California fears it may lose $ 1 billion in taxes to outgoing residents and companies

The California Tax Bureau has determined that more than $ 1 billion a year in income tax alone is at stake as people and businesses are likely to move out of the state due to the high cost of doing business and property prices.

With so much at stake, the agency that manages the tax revenue from these transactions has begun studying the impact of population migration. Sometimes research can raise more questions than answers.

California controller Betty Yee released a report last month with 2019 data entitled “The Impact of Migration on California Income Tax Revenues.” The agency suspected it is too early to say whether those who left the state during a pandemic year may have upset the government budget balance, even with a steady stream of migrants moving in.

From 2015 to 2018, the data showed a net decrease in tax receipts from incoming travelers compared to residents who leave the country by 0.2% of California’s income tax receipts. The state will gain or lose at least $ 1 billion in personal income tax revenue from residents in the river as outgoing residents pay last year and migrants transfer payments the year after they arrive, the controller’s office reported. In this respect, the postponement is a burden for the state treasury.

State income tax ranges from 1% to 12.3%, with an additional 1% surcharge on taxable income greater than $ 1 million.

When a business moves

Ever since California first introduced a corporation tax in 1929 and an income tax six years later, financial actors have claimed that high tax rates would crush the state’s economy.

Nevada took this opportunity in 1937 by mailing pamphlets to thousands of millionaires around the country suggesting moving to low-tax Nevada. The Silver State boasted no corporate, state income, or inheritance taxes.

A top-of-mind problem with rising costs that led many to flee California. According to data analyzed by CNBC, there were a total of 18,000 companies that left the state between 2008 and 2016.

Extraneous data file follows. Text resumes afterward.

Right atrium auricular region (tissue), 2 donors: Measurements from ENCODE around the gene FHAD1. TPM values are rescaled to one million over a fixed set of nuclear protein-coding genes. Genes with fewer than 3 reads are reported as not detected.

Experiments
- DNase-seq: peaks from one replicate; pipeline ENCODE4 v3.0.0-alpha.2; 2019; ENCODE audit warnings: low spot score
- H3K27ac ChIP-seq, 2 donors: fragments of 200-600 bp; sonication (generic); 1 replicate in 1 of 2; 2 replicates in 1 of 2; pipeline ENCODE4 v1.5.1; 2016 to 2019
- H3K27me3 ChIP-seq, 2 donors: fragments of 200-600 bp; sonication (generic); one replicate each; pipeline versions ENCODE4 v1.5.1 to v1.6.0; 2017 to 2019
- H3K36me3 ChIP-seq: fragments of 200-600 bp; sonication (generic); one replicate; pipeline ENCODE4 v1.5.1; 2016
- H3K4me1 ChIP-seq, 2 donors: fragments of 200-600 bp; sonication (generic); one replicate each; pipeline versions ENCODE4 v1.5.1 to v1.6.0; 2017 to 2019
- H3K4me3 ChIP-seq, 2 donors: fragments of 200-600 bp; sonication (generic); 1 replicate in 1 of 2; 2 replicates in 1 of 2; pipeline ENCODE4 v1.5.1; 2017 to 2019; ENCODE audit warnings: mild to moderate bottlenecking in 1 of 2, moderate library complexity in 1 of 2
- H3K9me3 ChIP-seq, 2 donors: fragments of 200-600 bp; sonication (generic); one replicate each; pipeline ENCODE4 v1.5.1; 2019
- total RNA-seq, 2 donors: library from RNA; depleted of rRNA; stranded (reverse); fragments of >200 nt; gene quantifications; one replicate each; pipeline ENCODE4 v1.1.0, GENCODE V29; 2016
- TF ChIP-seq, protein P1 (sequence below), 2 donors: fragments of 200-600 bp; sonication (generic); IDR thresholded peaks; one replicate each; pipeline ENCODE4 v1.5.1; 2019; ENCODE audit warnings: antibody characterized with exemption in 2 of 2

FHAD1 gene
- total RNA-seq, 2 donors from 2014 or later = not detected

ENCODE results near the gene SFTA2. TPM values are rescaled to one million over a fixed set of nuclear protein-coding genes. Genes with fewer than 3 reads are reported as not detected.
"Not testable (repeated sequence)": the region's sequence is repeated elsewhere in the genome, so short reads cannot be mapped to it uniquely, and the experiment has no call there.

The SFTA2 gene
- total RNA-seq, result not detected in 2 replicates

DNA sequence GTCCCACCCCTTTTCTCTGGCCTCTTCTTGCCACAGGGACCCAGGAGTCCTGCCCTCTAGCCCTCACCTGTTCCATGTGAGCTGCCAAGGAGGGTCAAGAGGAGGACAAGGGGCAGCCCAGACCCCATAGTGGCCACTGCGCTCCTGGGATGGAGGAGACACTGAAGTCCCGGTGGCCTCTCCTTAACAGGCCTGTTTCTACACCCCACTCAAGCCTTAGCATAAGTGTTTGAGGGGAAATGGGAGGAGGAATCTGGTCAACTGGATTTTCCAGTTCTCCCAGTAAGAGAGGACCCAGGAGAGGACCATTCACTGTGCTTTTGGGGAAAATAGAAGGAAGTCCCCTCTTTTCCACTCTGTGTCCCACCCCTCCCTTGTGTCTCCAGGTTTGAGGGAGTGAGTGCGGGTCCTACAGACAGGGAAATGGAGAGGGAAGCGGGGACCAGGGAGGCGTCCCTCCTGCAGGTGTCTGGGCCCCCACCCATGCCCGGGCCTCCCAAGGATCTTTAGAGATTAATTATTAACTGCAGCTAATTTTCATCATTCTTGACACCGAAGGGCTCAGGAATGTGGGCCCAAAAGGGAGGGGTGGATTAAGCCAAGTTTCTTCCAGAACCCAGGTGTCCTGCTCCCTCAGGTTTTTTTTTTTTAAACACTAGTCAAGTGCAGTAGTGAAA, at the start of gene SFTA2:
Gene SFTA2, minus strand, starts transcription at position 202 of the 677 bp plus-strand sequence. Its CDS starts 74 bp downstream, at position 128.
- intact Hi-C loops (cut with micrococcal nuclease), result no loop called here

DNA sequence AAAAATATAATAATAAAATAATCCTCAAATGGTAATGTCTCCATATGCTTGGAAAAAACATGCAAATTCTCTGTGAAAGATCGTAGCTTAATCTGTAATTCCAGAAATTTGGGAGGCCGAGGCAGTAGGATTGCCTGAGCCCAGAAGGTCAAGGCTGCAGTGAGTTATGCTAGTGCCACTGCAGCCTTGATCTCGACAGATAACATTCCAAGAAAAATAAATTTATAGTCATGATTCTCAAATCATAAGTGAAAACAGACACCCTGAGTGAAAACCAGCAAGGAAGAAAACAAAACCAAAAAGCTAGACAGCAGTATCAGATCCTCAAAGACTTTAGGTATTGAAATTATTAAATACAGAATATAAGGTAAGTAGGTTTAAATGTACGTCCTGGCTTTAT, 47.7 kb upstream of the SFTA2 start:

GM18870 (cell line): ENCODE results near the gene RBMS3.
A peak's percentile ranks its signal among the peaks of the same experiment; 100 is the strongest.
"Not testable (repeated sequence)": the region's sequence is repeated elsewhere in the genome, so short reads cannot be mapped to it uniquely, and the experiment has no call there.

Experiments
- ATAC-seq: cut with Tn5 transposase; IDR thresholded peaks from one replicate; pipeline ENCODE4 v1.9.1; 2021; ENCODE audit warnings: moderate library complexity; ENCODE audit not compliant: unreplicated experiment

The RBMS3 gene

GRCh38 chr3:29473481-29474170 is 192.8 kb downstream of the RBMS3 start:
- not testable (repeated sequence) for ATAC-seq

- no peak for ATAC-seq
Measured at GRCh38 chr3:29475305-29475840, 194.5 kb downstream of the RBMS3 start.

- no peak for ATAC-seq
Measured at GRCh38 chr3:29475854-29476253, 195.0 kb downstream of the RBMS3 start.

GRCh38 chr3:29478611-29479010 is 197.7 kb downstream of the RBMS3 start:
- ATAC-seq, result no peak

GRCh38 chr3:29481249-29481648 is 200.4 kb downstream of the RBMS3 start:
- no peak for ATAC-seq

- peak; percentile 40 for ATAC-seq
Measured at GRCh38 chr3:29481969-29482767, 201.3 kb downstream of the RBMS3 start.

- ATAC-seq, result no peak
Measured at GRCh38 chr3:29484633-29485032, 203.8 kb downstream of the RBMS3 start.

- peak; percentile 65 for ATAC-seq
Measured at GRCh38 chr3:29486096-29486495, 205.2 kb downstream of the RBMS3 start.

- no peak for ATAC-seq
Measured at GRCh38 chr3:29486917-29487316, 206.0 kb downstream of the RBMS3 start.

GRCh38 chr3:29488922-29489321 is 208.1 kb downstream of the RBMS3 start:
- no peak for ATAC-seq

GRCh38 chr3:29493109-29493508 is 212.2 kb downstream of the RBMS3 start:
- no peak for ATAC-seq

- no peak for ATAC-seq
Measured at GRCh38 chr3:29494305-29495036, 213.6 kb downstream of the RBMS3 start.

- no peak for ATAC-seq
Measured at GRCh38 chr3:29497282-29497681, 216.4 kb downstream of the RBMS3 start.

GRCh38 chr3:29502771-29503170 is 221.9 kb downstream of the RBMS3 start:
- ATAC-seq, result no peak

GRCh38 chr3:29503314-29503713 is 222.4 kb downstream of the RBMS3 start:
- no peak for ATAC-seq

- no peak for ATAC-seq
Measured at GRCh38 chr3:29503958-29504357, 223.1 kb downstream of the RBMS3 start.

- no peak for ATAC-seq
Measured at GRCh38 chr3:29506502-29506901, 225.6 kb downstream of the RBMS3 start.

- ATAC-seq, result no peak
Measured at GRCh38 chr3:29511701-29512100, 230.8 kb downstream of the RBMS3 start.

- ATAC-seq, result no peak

“We are not aware of any popular reports on the number of companies moving to California, so it is not clear what net corporate movements are,” the report said.

The coming and going of companies out of the state is difficult to measure from tax data because a company may simply cease to exist and therefore not pay. The subject becomes more complicated when only part of the company moves. There the state defines the tax invoice as “individual sales distribution”, which represents the percentage of sales made in this state.

Another aspect of resident and business migration is a lesser-known feature of California tax law known as “withholding tax.” California charges tax bills on all state business income, regardless of where the owner lives. So if an owner escapes the state but continues to run a business in California, income will still be taxed.

What happens if property tax revenues are reduced during a state exodus or a home sale – especially since many local governments have allowed residents to postpone tax bills due to COVID-19 hardship?

“It’s too early to say that,” said Barbara Green, who works as director of change of ownership for the Sonoma County Assessor’s Office. At this point, the local government’s tax administration department is too busy to make this assessment as a large number of requests for tax transfers from one property to another within state lines for the subgroup are over 55 years old, she said.

The basis for Proposition 19, which was approved by voters last fall and comes into effect at the end of the year, can result in a massive reduction in property tax revenues for any jurisdiction, especially if a resident immigrates from a less expensive area.

For Napa County Assessor John Tuteur, migration might depend on the generation that moves.

“It depends on what age we’re talking about. If we are talking about (age) over 55, they take advantage of the tax transfers. But I would guess that more than half of homebuyers are under 55, ”said Tuteur. “The intra-state migration that we had helped.”